August 30, 2009

2010 Lamb Crop

Thank you to all of our 2009 buyers!

We're now taking orders for our 2010 lamb crop. Please drop us a line at if you'd like to be added to our mailing list.

We'll simply drop you a line once the ewes drop their lambs! There is no obligation.

Shearing Sheep

From: Susan
Sent: Saturday, August 29, 2009

... I would like to get a better understanding about shearing. Do they need to be sheared at least once a year? Does the heat in summer make them suffer with a full fleece still on since the year before? Can they get infestation or diseases from not being shorn? I have seen some that look very uncomfortable and ugly besides when they still have a full fleece in the middle of summer. Thank you for any information you can provide...

Hi Susan,

Most wool breeds should be shorn once per year. Some of the coarse wool breeds will need to be shorn twice per year. And hair breeds - such as our Barbados Blackbellies - need no shearing at all!

Wool is an insulator. Contrary to popular conceptions, it really isn't mandatory that sheep be shorn in spring; they can be shorn any time, including late summer. Wooly sheep - although they appear to us to be too warm - will generally do just fine in the summer.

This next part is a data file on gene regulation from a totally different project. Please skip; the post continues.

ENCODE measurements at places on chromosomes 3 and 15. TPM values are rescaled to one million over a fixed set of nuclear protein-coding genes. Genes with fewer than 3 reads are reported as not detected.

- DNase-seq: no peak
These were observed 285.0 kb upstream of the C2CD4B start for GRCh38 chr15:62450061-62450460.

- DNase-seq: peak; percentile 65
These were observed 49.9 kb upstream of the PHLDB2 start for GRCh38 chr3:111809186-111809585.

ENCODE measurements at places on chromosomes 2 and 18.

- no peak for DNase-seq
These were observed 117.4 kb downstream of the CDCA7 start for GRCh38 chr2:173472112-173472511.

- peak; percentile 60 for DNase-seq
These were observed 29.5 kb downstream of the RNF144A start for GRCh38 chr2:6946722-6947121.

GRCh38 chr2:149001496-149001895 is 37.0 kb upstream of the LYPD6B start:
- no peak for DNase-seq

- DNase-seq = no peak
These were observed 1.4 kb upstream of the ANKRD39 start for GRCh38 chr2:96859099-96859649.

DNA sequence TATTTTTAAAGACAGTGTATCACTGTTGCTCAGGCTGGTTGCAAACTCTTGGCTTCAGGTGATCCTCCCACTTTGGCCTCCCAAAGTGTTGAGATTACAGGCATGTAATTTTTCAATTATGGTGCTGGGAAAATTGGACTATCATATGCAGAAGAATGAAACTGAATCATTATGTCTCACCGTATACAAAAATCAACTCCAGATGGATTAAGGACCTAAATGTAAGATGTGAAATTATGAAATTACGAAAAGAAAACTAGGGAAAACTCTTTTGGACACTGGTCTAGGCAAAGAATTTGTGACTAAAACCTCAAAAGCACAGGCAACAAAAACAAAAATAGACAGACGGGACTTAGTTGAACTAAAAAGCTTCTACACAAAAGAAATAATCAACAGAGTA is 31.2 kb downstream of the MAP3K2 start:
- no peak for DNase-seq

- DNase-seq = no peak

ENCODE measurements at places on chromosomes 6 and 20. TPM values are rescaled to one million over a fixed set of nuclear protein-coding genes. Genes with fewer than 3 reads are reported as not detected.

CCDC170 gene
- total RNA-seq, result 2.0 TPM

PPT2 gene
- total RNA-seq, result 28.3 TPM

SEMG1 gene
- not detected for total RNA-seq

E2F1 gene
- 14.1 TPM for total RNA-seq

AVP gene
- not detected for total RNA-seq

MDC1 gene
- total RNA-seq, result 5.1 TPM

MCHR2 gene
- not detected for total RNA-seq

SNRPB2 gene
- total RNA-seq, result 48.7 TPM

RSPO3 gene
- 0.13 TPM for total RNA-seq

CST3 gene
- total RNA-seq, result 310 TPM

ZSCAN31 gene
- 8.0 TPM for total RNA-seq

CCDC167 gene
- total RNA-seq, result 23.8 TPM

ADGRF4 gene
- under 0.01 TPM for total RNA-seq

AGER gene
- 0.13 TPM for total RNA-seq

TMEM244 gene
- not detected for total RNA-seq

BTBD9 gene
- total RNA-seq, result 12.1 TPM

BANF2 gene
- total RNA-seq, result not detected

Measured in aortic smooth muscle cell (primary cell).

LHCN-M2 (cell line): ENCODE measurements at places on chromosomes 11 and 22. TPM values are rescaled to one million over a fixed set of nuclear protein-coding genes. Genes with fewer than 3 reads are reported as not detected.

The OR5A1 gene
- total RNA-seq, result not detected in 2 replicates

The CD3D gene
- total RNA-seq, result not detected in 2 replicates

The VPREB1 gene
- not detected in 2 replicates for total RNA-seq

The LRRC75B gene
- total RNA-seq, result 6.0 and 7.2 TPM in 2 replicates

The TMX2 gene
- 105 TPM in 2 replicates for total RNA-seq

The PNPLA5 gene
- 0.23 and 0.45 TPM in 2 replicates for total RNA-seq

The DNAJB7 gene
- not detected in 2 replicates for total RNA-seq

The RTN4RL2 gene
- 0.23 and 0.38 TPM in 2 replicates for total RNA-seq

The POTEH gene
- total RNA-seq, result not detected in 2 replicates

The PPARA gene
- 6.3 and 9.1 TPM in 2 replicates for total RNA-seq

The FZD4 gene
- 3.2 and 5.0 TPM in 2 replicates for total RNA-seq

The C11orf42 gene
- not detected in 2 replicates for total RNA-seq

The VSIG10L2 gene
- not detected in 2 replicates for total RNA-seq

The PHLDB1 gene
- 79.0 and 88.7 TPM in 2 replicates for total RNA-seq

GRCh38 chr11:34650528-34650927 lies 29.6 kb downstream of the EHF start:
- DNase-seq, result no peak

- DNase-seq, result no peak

A sheep doesn't get a disease or infestation simply from not being shorn; but too much wool will certainly hide the symptoms of any such problem. Unshorn sheep do become matted, messy, dirty, and unattractive. And unshorn ewes will certainly become incredibly soiled when they lamb. Their lambs also may starve for inability to make their way through the matts to the teats!

So back to what I think was your original query...what becomes of a wool breed that isn't shorn? Well, a sheep doesn't die directly for lack of shearing. But unshorn, wet wool tends to become messy and matted. Messy and matted, partially shed wool is a great place to harbor maggots, lice, and other highly icky things. It's possible that the wool will grow to the point where the animal steps on it and stumbles over it.

Basically, if you are raising sheep for sale and don't shear, no one is going to buy from you because you obviously can't manage your flock.
If you are raising sheep as decorative pets, you're not going to like the appearance or attendant problems.

If you're contemplating owning sheep and don't want to deal with shearing, a hair breed is a very good option.